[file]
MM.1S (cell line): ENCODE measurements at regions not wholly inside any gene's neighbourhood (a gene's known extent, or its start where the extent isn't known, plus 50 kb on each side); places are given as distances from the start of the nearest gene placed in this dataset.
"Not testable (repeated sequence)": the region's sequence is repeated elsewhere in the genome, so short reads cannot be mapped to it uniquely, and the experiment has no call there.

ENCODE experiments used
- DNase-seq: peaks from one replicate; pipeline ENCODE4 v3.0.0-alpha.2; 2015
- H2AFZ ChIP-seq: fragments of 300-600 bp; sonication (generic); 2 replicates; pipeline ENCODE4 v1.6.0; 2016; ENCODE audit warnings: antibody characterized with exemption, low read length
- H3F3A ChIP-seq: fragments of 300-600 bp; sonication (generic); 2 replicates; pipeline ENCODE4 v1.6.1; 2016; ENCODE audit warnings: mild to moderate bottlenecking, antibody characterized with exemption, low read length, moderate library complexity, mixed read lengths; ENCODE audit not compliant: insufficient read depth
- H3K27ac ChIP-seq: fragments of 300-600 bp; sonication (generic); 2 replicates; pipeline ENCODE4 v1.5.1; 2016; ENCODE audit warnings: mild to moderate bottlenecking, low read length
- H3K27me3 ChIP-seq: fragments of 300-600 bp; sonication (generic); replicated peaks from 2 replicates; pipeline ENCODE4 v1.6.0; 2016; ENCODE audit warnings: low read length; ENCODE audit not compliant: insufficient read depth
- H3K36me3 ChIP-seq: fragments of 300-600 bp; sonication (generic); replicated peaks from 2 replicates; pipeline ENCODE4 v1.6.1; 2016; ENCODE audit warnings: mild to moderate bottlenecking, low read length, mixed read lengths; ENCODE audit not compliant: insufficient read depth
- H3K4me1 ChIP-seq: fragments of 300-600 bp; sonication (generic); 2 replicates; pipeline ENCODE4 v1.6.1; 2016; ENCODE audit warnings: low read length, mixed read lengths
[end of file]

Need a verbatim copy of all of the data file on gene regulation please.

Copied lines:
MM.1S (cell line): ENCODE measurements at regions not wholly inside any gene's neighbourhood (a gene's known extent, or its start where the extent isn't known, plus 50 kb on each side); places are given as distances from the start of the nearest gene placed in this dataset.
"Not testable (repeated sequence)": the region's sequence is repeated elsewhere in the genome, so short reads cannot be mapped to it uniquely, and the experiment has no call there.

ENCODE experiments used
- DNase-seq: peaks from one replicate; pipeline ENCODE4 v3.0.0-alpha.2; 2015
- H2AFZ ChIP-seq: fragments of 300-600 bp; sonication (generic); 2 replicates; pipeline ENCODE4 v1.6.0; 2016; ENCODE audit warnings: antibody characterized with exemption, low read length
- H3F3A ChIP-seq: fragments of 300-600 bp; sonication (generic); 2 replicates; pipeline ENCODE4 v1.6.1; 2016; ENCODE audit warnings: mild to moderate bottlenecking, antibody characterized with exemption, low read length, moderate library complexity, mixed read lengths; ENCODE audit not compliant: insufficient read depth
- H3K27ac ChIP-seq: fragments of 300-600 bp; sonication (generic); 2 replicates; pipeline ENCODE4 v1.5.1; 2016; ENCODE audit warnings: mild to moderate bottlenecking, low read length
- H3K27me3 ChIP-seq: fragments of 300-600 bp; sonication (generic); replicated peaks from 2 replicates; pipeline ENCODE4 v1.6.0; 2016; ENCODE audit warnings: low read length; ENCODE audit not compliant: insufficient read depth
- H3K36me3 ChIP-seq: fragments of 300-600 bp; sonication (generic); replicated peaks from 2 replicates; pipeline ENCODE4 v1.6.1; 2016; ENCODE audit warnings: mild to moderate bottlenecking, low read length, mixed read lengths; ENCODE audit not compliant: insufficient read depth
- H3K4me1 ChIP-seq: fragments of 300-600 bp; sonication (generic); 2 replicates; pipeline ENCODE4 v1.6.1; 2016; ENCODE audit warnings: low read length, mixed read lengths